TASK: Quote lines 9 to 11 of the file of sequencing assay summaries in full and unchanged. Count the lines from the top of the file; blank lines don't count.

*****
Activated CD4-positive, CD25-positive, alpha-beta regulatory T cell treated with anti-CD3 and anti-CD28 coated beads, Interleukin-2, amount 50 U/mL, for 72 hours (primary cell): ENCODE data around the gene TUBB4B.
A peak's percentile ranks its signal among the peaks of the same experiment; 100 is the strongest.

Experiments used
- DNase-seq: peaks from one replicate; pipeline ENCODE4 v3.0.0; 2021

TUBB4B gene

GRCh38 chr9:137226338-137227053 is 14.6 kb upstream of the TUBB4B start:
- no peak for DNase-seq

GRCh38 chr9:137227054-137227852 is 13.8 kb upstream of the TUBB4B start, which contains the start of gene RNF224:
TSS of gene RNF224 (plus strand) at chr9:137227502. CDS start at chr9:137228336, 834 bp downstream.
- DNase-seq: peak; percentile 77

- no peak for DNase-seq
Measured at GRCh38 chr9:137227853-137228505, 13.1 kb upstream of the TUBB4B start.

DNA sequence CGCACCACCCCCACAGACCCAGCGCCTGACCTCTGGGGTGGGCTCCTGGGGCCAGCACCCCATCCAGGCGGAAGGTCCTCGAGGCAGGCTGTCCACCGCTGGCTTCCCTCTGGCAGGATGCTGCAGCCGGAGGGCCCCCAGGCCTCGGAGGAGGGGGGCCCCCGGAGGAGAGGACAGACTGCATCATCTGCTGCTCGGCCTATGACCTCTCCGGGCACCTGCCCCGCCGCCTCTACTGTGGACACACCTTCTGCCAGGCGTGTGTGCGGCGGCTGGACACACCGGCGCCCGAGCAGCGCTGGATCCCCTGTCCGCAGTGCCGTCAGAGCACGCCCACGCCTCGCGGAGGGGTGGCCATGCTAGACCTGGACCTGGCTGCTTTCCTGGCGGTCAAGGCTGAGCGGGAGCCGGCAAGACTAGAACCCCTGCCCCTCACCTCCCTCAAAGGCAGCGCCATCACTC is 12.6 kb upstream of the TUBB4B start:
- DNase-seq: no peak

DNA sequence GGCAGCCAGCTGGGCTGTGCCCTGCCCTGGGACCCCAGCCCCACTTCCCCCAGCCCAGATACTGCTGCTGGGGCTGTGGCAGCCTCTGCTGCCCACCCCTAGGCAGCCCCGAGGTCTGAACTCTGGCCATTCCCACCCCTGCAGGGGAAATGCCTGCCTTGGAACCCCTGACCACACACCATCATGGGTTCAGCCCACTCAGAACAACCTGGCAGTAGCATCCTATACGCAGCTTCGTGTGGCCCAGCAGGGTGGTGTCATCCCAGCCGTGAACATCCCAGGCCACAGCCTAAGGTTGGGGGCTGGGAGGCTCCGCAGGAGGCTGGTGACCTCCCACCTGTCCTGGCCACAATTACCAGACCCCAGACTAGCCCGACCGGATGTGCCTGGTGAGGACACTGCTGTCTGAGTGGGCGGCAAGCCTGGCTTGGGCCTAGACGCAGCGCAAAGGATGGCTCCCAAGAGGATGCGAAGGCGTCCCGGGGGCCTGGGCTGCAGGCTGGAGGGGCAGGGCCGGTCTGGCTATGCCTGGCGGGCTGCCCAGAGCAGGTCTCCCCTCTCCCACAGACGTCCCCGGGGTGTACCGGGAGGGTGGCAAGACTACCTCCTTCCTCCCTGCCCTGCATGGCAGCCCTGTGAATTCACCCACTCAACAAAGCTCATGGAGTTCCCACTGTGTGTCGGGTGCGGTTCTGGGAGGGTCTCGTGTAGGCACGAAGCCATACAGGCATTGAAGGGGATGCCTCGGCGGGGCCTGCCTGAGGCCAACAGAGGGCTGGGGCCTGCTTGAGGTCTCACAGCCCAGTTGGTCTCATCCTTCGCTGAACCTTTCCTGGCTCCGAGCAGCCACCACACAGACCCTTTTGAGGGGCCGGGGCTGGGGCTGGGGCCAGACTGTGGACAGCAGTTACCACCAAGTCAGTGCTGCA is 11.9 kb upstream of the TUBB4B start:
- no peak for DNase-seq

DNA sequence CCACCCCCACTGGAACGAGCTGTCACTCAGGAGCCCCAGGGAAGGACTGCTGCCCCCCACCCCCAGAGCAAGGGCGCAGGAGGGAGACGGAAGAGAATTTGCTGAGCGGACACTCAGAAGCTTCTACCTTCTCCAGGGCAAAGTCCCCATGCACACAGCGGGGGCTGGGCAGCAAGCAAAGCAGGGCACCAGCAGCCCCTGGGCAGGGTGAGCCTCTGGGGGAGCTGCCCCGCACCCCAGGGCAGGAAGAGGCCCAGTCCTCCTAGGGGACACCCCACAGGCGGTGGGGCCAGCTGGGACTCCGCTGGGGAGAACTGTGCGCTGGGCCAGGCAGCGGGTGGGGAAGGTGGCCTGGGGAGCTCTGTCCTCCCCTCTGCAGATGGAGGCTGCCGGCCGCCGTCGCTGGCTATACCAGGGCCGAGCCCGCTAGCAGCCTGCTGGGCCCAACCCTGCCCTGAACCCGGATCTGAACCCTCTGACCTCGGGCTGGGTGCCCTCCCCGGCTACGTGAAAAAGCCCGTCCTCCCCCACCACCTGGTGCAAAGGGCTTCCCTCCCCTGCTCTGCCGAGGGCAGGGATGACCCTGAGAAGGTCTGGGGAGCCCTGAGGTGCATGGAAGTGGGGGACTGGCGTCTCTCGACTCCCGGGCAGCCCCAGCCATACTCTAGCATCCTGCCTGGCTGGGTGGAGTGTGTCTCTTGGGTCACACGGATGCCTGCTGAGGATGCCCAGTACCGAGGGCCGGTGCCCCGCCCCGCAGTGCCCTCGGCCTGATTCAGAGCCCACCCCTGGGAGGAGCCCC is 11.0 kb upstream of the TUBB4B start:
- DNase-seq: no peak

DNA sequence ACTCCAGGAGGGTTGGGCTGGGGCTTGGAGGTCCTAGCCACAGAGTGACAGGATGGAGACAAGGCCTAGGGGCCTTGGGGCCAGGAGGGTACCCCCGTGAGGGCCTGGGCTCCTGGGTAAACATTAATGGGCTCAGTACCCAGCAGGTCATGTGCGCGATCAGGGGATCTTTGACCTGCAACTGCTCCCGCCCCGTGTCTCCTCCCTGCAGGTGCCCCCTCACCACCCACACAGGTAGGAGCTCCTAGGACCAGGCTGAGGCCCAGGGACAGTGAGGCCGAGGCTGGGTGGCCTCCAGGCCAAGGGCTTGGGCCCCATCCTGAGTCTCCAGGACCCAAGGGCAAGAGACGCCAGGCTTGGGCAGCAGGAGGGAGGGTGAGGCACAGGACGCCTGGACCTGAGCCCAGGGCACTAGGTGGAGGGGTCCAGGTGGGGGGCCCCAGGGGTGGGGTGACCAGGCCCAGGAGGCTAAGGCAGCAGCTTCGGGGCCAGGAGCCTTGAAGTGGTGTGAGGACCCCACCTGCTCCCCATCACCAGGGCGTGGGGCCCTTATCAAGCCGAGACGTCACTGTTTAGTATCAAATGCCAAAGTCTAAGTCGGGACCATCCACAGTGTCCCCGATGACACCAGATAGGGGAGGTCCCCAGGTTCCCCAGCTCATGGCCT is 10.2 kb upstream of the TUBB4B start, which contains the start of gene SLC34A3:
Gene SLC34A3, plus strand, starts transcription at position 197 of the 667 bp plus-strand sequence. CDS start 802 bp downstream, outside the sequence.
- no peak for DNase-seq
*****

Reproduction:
TSS of gene RNF224 (plus strand) at chr9:137227502. CDS start at chr9:137228336, 834 bp downstream.
- DNase-seq: peak; percentile 77

- no peak for DNase-seq